Who Fights Corruption?

Recently, a Baghdad based news website reported a money-laundering scheme by a private bank. Right after publishing the news article, the reporter received assassination threats from the money laundering mafia. This is just an example to show how corruption has deep organized criminal supports in Baghdad. To take preventative measures against corruption, PM Abdul-Mahdi has tried to mobilize all his government’s resources to limit corruption opportunities. However, he is quite alone in what he is hoping to do against corruption.
In his weekly speech on June 10th, PM Abdul Mahdi said, “The Political parties have been putting pressures to distract the government from its agenda, which is ratified by the same political parties.” He also stressed that it was not the duty of these parties to bring his cabinet’s members to accountability but the duty of Iraqi Parliament. 
Abdul-Mahdi, who has no political party and militia to support him, was the accepted candidate expected to satisfy everyone. Now, the political parties that elected him to the office do not support him in his counter corruption efforts. The reason is that some of the parties and their attached militias feed on public money and shady contracts. Reducing corruption means reducing their advantage and popularity. For instance, he can’t stop many Hashd al-Shabi groups (Popular Mobilization Units - PMU) from smuggling oil crudes and forcing donations in exchange for allowing businesses to operate in Mosul, Tuz-Khurmatu, Kirkuk, and Salahadin.
In fact, Iraq’s public institutions are controlled by these political parties’ patronage networks, and most of what they are doing could be labeled as corruption; from money laundering and smuggling oil to stealing public money and trading government positions. The same political parties, after reaching a deadlock in forming government, brought PM Abdul-Mahdi to office. Now, they are pressing his government to keep their illegal influence and expand it based on their partisan agendas, which contradict the government’s agenda.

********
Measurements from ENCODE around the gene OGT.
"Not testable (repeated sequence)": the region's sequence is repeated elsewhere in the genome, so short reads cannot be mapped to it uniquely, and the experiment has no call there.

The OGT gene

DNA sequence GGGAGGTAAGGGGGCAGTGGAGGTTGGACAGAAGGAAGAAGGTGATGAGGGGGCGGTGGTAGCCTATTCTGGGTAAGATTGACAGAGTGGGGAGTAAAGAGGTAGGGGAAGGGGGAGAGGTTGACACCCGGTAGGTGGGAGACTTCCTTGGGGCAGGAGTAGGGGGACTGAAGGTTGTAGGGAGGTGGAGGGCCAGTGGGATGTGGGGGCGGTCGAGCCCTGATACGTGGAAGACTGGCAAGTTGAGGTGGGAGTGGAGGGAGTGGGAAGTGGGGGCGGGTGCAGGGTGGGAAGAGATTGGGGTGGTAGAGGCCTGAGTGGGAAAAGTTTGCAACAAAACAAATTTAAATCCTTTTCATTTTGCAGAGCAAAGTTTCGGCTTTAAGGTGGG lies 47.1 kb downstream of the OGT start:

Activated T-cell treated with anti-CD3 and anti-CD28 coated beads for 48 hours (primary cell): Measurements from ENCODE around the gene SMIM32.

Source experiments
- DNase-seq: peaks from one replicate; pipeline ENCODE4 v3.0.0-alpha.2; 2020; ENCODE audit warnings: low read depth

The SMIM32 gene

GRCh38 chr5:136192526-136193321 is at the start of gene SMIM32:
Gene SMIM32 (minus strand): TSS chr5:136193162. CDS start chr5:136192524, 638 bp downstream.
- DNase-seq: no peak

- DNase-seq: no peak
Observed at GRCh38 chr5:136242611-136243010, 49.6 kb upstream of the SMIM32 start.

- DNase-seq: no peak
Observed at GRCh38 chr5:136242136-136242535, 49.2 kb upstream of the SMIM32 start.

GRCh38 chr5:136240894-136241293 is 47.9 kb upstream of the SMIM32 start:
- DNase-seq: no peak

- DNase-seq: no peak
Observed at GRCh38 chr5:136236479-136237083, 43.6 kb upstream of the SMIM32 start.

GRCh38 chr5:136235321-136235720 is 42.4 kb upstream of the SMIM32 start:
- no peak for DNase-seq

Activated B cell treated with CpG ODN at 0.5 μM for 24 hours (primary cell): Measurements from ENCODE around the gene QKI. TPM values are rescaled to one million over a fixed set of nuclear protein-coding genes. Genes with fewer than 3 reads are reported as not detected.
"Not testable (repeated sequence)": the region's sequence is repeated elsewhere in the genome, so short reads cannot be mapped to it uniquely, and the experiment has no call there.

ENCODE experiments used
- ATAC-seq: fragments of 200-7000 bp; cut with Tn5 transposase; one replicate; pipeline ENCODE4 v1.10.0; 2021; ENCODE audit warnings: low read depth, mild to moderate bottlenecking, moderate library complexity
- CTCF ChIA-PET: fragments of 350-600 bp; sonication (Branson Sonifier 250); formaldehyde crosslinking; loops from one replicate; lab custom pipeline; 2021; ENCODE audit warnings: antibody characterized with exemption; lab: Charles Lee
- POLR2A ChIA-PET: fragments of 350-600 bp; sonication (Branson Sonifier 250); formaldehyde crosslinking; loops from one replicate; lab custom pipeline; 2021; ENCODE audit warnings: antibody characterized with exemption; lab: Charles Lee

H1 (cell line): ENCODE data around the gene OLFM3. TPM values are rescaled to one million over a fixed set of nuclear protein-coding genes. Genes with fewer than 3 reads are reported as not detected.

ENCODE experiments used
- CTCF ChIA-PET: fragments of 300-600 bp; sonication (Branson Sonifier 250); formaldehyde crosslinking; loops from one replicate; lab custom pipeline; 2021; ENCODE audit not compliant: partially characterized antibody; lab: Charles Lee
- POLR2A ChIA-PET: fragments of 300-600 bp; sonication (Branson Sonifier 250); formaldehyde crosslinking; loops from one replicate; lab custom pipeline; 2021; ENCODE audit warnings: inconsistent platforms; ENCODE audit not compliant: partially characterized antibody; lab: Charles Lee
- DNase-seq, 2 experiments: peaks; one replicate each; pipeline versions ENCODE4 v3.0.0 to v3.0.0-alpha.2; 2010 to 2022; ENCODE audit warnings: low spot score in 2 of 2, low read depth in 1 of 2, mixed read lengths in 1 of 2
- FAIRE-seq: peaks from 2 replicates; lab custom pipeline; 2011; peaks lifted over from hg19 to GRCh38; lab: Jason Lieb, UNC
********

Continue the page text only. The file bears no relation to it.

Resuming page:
Mohammed Rahim al-Robai’i, head of Al-Nahrain for Transparency and Integrity, Iraqi counter corruption NGO, believes that Iraqi laws are too old to be suitable for today’s efforts in combating corruption. He also stated that Iraqi government’s judiciary branch can’t handle the issue since it is not able to prosecute corrupt officials because the Iraqi Parliament has given them amnesty for the crimes they commit.
The Iraqi Parliament’s amnesty and political interventions in courts annuls efforts that have been made to reduce corruption. When government officials know that they would not be held accountable for whatever they will be doing, they have zero-incentive not to take opportunity for accumulating illegal wealth and influence. Saddam Hussein’s regime passed the Law Number 120 in 1994, which prevented releasing any prisoners with corruption charges before paying back for all the damages they caused. Iraqi Parliament canceled out this law, so it has created a disastrous legal gap for counter corruption efforts, according to Al-Rubai’i. 
The KRG situation is more hopeless. Kurdistan parliament is not active as the Iraqi Parliament and there is basically no strong opposition party to help holding corrupt officials accountable, according to Farman Rashad, director of STOP, an Erbil based counter corruption NGO.
“Since 2004, the Kurdish leaders have launched several counter corruption campaigns and made countless big promises to reform the region’s governing institutions, but they were not successful. All these unfulfilled promises and frustration in the background have reduced optimism about the Kurdistan’s 9th cabinet’s counter-corruption efforts.” Rashad added.
The Kurdish leaders’ promises to combat corruption are too general and vague. They have not showed any realistic and concrete plan about what they will be reforming and how will they combat corruption. But, the KRG’s Prime Minister designate Masrur Barzani is expected to launch limited reform efforts in some institutions and at least to come up with a budget law to provide basic forecasts for revenues and expenditures.  
However, political instability and the deteriorated relation between the region’s two main ruling parties, KDP and PUK, would hinder any comprehensive reform plan. The both parties are still preserving their partisan control on governing institutions in their traditional controlled areas, known as KDP’s Yellow Zone and PUK’s Green Zone. Politburos of these parties are still much stronger than any governing institution.